It was noted that through work undertaken to date, a good level of compliance had been identified.


Activity had included Group Management Board workshops and a broader discussion which reflected on the challenges faced by the organisation and the effectiveness of governance for dealing with these.


Key areas for governance improvement were across four broader areas and had a clear relationship with the CIPFA principles of good governance. 


These were:


  • Strategy
  • Stakeholder Relationships
  • Customer Focus
  • Organisational Development and Capability


Management Board were working though the detail in each area to develop the improvement plan for 2022/23.


Next steps included the circulation of a draft governance plan to members during April for comment and a draft Annual Governance Statement presented to members to the Committee meeting in June which would also include the governance plan.


RESOLVED – That the report be noted.


Annual Review of Code of Corporate Governance pdf icon PDF 145 KB

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A report was submitted which presented a Code of Corporate Governance for the integrated organisation.


The Committee noted that, in line with a commitment to review the Code of Corporate Governance annually, the existing MCA Code had been reviewed against the CIPFA framework taking into account the priorities and operating environment of the single organisation from 1 April 2022.  The proposed Code recognised that the SYPTE would still exist as a legal entity until the point of formal dissolution and therefore was still required to have a formal statement in place.  Key areas of enhancement were contained within the report.


Members were informed that the Code of Corporate Governance would be presented to the MCA Board in June 2022 for approval.


RESOLVED – That the report be noted.


Update on 21/22 AGS Governance Improvement Plan Action pdf icon PDF 173 KB

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The Committee considered a report which provided an update on progress against the 2021/22 Governance Improvement Plan.


Members were reminded that the Governance Improvement Plan 2021/22 contained 23 actions, some with two aspects – a development stage and an implementation stage.  As the financial year was ending, there were some areas or actions that would transition into the new year including the target operation models for financial management, procurement and programme management as well as collaborative working mechanisms and continual improvements to programme development.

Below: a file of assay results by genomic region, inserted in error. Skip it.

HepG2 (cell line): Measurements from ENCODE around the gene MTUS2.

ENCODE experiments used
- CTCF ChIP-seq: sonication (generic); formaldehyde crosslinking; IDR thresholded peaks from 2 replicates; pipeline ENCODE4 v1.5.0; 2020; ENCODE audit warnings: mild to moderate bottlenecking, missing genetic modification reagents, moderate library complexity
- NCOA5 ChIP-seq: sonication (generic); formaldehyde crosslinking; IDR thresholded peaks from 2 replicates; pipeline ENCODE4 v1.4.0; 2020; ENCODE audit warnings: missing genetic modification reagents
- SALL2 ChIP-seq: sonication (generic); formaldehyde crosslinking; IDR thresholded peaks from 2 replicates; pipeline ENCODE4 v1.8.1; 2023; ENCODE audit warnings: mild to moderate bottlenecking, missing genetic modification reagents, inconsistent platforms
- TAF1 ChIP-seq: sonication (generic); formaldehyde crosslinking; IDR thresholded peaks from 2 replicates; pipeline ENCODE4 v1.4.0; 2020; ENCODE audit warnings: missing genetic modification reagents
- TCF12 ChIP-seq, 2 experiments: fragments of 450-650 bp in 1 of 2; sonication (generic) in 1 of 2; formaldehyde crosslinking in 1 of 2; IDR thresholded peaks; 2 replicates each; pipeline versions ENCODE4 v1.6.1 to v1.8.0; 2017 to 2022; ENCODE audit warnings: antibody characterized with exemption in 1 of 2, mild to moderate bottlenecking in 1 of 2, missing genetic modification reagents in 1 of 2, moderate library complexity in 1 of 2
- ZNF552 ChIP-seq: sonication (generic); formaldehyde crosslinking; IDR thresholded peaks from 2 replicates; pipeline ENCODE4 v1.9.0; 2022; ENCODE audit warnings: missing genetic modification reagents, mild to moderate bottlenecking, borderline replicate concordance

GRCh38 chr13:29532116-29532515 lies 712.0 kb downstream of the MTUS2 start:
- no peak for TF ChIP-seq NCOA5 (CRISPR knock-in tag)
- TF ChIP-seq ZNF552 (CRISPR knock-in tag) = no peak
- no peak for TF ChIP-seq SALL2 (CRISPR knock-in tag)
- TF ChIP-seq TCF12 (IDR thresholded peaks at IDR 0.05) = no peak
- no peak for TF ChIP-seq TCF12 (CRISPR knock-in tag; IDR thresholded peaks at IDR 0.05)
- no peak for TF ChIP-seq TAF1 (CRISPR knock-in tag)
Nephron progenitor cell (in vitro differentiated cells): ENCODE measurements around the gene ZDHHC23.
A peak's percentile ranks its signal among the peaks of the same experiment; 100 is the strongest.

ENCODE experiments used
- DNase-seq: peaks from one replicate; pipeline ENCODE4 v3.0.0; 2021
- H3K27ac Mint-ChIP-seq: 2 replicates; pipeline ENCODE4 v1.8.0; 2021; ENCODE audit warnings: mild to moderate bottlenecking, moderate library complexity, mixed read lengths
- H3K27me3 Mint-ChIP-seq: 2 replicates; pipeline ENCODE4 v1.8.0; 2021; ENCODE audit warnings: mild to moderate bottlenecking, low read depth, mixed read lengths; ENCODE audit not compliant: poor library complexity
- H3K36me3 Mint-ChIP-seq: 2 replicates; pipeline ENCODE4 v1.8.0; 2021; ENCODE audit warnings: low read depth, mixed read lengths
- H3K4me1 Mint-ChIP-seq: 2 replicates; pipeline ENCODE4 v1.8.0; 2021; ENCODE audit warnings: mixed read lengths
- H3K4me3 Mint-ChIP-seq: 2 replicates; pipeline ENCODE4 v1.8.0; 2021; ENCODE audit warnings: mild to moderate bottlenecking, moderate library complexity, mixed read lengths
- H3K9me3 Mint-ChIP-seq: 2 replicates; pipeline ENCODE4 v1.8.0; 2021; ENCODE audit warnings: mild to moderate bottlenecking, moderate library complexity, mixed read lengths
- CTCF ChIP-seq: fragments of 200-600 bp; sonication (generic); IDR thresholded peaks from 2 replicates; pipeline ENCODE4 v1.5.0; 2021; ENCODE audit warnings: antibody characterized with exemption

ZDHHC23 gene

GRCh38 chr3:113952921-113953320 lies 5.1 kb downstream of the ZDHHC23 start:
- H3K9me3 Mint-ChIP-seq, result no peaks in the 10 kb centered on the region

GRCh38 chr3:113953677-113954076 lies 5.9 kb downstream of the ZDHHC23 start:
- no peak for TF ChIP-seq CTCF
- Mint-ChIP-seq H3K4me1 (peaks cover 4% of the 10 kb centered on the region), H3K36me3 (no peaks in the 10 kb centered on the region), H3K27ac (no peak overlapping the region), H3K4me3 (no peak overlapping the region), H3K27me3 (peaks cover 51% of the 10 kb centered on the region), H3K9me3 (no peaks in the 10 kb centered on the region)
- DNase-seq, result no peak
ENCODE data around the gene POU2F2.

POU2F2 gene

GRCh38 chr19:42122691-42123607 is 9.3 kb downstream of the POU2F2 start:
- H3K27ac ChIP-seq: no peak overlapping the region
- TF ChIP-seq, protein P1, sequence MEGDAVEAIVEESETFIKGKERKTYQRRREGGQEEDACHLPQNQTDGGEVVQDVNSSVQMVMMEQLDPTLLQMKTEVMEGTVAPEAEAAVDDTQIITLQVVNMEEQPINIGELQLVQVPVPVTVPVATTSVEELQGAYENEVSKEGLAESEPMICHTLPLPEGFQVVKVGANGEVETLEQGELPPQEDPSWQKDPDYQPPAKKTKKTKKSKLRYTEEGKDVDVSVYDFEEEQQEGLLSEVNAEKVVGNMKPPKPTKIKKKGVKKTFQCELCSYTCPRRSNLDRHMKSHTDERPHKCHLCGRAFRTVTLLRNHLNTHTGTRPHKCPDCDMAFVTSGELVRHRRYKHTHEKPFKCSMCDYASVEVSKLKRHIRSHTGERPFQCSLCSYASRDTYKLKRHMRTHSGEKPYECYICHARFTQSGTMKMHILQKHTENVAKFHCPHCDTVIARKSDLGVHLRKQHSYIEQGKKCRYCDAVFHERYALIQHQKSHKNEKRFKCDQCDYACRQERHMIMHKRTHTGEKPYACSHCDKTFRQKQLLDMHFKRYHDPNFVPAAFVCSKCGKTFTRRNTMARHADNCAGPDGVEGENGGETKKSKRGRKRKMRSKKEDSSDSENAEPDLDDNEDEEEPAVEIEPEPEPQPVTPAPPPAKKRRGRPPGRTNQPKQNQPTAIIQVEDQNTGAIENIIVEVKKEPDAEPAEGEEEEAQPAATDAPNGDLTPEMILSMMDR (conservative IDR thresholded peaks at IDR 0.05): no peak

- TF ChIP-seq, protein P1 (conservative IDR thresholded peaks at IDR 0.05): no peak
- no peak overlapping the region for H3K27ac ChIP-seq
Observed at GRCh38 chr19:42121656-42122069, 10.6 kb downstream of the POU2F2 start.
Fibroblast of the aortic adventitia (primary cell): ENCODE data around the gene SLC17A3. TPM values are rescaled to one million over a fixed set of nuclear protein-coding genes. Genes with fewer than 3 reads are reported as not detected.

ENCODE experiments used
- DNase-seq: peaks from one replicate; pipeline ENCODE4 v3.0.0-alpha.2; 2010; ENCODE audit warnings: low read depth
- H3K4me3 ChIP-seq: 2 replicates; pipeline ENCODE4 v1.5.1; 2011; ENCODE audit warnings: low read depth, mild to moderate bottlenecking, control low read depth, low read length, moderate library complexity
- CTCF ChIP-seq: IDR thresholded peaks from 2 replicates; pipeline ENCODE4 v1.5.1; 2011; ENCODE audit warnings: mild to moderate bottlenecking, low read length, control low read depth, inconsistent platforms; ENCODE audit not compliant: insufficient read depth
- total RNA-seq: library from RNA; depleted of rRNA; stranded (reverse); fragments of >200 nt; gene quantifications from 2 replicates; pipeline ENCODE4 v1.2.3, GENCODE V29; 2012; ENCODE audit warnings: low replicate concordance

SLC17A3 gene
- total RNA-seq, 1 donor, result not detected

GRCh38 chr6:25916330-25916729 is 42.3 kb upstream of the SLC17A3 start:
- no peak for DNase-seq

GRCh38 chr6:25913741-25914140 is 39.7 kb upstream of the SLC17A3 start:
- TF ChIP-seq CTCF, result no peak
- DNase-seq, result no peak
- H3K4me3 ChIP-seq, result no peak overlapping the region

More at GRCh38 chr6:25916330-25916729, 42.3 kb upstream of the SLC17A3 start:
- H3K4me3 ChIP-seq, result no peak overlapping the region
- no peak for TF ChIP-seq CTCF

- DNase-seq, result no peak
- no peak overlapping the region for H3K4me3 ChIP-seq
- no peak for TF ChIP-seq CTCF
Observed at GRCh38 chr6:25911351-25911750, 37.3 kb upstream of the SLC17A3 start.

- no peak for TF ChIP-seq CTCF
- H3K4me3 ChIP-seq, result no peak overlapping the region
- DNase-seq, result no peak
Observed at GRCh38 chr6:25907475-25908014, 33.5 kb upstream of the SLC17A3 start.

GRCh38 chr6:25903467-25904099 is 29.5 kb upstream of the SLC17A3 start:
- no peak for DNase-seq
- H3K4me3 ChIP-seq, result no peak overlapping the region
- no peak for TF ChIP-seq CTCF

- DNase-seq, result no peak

It was noted that there would also be some continuing work on developing reporting arrangements for monitoring corporate and business plans and ensuring corporate governance oversight.


RESOLVED – That the Committee note the final status of the Governance Improvement Plan.


Assurance Framework pdf icon PDF 184 KB

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Members were informed that every year the MCA and LEP were required to update and publish the Assurance Framework to outline the robust, transparent and effective governance arrangements in place.  Following devolution, the Assurance Framework also needed to be approved by four government departments.  The MCA was also required to produce and publish a Monitoring and Evaluation Framework.


A report was submitted that summarised the amendments that had been incorporated into the Assurance Framework following an initial review by the government.  It was noted that the frameworks would be published on the MCA website in draft form on 31 March 2022, pending government approval.


Members were informed that the draft Assurance Framework (at Appendix A to the report) incorporated the re-branding of the MCA, the name changes for the MCA and LEP and the integration of SYPTE with the MCA, including transport operations.


The key amendments to the Framework following the government’s initial review were:


  • Structure Diagram – updated chart for the MCA Executive Team following the integration pf the MCA and SYPTE.
  • Updated Assurance Process.
  • Inclusion of Key Performance Indicators.


RESOLVED – That the Committee:


i)         Note, at section 2.2 of the report, the key amendments that had been made to the Assurance Framework following the initial review by government.


ii)        Recommend adoption of the updated Assurance Framework set out at         Appendix A.


Committee Work Plan pdf icon PDF 78 KB

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The Committee considered its Work Plan.


C James commented that an item on Health and Safety had been scheduled for every meeting but the cycle of meetings did not tie in with Committee meetings.  A report, when available, would be circulated outside of the meeting.